Speaking of bridges... Moscow recently builds them in numbers. I have no idea why and how the initiative started - or if there is a coherent initiative at all or it's my imagination playing practical jokes. But you do see more and more new bridges while moving around in the city. Recently remodeled belt road features now not only modern junctions with highways entering the city, but quite a few overpasses for pedestrians. They all are slightly different in style but at the same time resembling each other because of the tinted plastic. Somehow they remind of old Moscow bridges crossing the rivers in the city.

On the other hand, a new bridge across Moskva river is far from any traditions and looks straight and stiff as a pole. It is supposed to become the entrance to Moscow trade exhibition grounds - and to be a shopping center itself. Our Mayor have recently finished a huge underground mall at Manezhnaya Square and now is playing with this hanging shopping space (should I call it a shopping pipe?). It is still closed to public, but soon perhaps will be a popular tourist attraction.

In the beginning of this story I have promised you to show people, to show faces. So far nonetheless it's been mostly my traditional landscapes and city views. Now at last let us turn to portraits.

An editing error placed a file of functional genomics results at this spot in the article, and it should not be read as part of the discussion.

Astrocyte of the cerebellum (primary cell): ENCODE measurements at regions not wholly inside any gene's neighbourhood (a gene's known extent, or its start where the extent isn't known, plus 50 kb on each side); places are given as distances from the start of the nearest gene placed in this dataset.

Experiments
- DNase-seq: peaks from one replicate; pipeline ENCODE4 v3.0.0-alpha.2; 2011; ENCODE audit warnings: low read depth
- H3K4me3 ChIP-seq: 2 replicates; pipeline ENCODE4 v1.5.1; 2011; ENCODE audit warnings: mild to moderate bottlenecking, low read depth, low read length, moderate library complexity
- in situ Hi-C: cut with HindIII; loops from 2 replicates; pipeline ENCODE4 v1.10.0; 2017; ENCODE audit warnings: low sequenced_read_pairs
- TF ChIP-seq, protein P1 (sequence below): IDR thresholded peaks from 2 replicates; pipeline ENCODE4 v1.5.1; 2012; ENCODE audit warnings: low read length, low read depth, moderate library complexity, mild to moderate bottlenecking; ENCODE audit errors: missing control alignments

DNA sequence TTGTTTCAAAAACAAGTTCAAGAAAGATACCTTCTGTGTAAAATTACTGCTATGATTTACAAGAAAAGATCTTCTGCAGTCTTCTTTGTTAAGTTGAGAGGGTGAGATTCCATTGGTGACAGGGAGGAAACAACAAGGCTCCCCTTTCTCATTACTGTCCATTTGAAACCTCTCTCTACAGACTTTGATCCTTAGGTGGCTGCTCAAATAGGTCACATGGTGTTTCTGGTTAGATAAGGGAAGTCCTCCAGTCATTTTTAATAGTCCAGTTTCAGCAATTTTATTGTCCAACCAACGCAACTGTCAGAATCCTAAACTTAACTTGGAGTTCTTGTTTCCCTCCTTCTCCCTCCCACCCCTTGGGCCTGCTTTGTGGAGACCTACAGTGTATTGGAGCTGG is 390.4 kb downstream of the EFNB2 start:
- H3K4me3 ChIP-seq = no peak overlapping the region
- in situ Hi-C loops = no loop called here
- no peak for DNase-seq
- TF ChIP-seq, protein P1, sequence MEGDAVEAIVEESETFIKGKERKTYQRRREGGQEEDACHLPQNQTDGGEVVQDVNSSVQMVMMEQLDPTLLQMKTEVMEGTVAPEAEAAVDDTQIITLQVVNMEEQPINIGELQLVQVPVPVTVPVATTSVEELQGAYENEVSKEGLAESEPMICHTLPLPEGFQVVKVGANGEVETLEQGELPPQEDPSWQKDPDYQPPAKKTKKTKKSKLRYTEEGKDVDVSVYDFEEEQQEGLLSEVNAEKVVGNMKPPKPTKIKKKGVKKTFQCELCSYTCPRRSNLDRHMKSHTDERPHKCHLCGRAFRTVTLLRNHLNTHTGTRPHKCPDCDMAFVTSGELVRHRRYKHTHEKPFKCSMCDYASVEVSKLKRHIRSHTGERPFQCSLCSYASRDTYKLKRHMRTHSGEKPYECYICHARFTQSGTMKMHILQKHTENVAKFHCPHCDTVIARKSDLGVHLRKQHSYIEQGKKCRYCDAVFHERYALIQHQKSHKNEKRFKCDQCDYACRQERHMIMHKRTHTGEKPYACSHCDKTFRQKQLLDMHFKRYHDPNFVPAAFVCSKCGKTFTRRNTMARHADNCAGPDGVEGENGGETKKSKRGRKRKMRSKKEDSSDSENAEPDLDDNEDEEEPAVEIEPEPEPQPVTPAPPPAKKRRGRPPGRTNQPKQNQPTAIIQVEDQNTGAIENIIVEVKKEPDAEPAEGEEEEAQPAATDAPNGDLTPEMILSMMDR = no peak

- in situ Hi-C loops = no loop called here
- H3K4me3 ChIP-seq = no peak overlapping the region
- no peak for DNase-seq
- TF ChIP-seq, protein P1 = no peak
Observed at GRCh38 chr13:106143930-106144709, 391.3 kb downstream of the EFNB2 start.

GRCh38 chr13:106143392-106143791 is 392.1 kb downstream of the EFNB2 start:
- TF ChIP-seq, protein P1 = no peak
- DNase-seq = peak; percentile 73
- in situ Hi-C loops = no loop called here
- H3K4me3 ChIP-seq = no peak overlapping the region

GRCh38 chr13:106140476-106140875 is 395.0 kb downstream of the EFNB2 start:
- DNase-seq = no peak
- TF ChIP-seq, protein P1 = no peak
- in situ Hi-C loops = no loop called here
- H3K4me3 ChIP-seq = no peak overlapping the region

The best place to take pictures of happy Russians is of course a party. Well, I guess that's true everywhere, not only in Moscow. But Russian parties traditionally take place in the kitchens, around small tablespacked with plates and bottles. Look at the photo, you'll get the idea. And this is just because we are used to it, not because there is no space in the living room... Strange, isn't it?

For other people it is tradition to get stone drunk every weekend. A straightforward method of relaxation. This guy from another photo has reached the goal in the park very efficiently. In the bottle of portwine there is enough left to supply more liquid happiness when he awakes. Fresh air, warm sun, birds singing in the branches, a perfect Sunday afternoon. H-m-m, not exactly a face is shown in the picture - but other body parts can be equally expressive.